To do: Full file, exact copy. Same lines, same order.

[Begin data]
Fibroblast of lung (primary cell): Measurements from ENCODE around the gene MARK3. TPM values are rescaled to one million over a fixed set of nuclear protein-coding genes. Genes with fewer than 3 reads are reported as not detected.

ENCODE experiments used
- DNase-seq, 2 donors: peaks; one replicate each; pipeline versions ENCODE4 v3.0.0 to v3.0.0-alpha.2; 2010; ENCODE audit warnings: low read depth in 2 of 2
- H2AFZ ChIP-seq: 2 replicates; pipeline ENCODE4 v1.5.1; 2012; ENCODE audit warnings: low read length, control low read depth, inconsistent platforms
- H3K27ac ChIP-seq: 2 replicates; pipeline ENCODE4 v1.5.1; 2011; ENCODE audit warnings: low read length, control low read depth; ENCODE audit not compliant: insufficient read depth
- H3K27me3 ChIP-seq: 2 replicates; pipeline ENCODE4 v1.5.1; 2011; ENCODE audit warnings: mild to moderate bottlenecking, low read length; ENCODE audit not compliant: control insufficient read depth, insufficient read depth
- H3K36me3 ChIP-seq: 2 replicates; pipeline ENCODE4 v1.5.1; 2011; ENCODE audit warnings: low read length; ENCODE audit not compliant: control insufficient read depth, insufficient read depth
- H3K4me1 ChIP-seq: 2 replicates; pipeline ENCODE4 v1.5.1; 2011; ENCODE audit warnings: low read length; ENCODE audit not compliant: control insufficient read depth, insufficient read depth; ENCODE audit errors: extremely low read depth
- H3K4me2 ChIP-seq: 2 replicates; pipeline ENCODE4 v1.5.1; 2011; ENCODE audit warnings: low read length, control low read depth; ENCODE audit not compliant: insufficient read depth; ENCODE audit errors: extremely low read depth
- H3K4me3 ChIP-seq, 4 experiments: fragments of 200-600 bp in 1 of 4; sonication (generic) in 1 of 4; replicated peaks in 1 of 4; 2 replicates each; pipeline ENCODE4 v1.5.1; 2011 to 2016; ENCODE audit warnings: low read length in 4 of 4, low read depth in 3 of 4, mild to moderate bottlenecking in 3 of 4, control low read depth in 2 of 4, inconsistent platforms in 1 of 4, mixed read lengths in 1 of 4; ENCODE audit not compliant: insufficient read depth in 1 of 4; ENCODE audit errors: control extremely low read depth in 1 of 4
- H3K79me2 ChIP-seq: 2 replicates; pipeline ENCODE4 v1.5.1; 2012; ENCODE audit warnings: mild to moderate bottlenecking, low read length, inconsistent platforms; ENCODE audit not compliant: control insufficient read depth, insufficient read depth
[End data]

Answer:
Fibroblast of lung (primary cell): Measurements from ENCODE around the gene MARK3. TPM values are rescaled to one million over a fixed set of nuclear protein-coding genes. Genes with fewer than 3 reads are reported as not detected.

ENCODE experiments used
- DNase-seq, 2 donors: peaks; one replicate each; pipeline versions ENCODE4 v3.0.0 to v3.0.0-alpha.2; 2010; ENCODE audit warnings: low read depth in 2 of 2
- H2AFZ ChIP-seq: 2 replicates; pipeline ENCODE4 v1.5.1; 2012; ENCODE audit warnings: low read length, control low read depth, inconsistent platforms
- H3K27ac ChIP-seq: 2 replicates; pipeline ENCODE4 v1.5.1; 2011; ENCODE audit warnings: low read length, control low read depth; ENCODE audit not compliant: insufficient read depth
- H3K27me3 ChIP-seq: 2 replicates; pipeline ENCODE4 v1.5.1; 2011; ENCODE audit warnings: mild to moderate bottlenecking, low read length; ENCODE audit not compliant: control insufficient read depth, insufficient read depth
- H3K36me3 ChIP-seq: 2 replicates; pipeline ENCODE4 v1.5.1; 2011; ENCODE audit warnings: low read length; ENCODE audit not compliant: control insufficient read depth, insufficient read depth
- H3K4me1 ChIP-seq: 2 replicates; pipeline ENCODE4 v1.5.1; 2011; ENCODE audit warnings: low read length; ENCODE audit not compliant: control insufficient read depth, insufficient read depth; ENCODE audit errors: extremely low read depth
- H3K4me2 ChIP-seq: 2 replicates; pipeline ENCODE4 v1.5.1; 2011; ENCODE audit warnings: low read length, control low read depth; ENCODE audit not compliant: insufficient read depth; ENCODE audit errors: extremely low read depth
- H3K4me3 ChIP-seq, 4 experiments: fragments of 200-600 bp in 1 of 4; sonication (generic) in 1 of 4; replicated peaks in 1 of 4; 2 replicates each; pipeline ENCODE4 v1.5.1; 2011 to 2016; ENCODE audit warnings: low read length in 4 of 4, low read depth in 3 of 4, mild to moderate bottlenecking in 3 of 4, control low read depth in 2 of 4, inconsistent platforms in 1 of 4, mixed read lengths in 1 of 4; ENCODE audit not compliant: insufficient read depth in 1 of 4; ENCODE audit errors: control extremely low read depth in 1 of 4
- H3K79me2 ChIP-seq: 2 replicates; pipeline ENCODE4 v1.5.1; 2012; ENCODE audit warnings: mild to moderate bottlenecking, low read length, inconsistent platforms; ENCODE audit not compliant: control insufficient read depth, insufficient read depth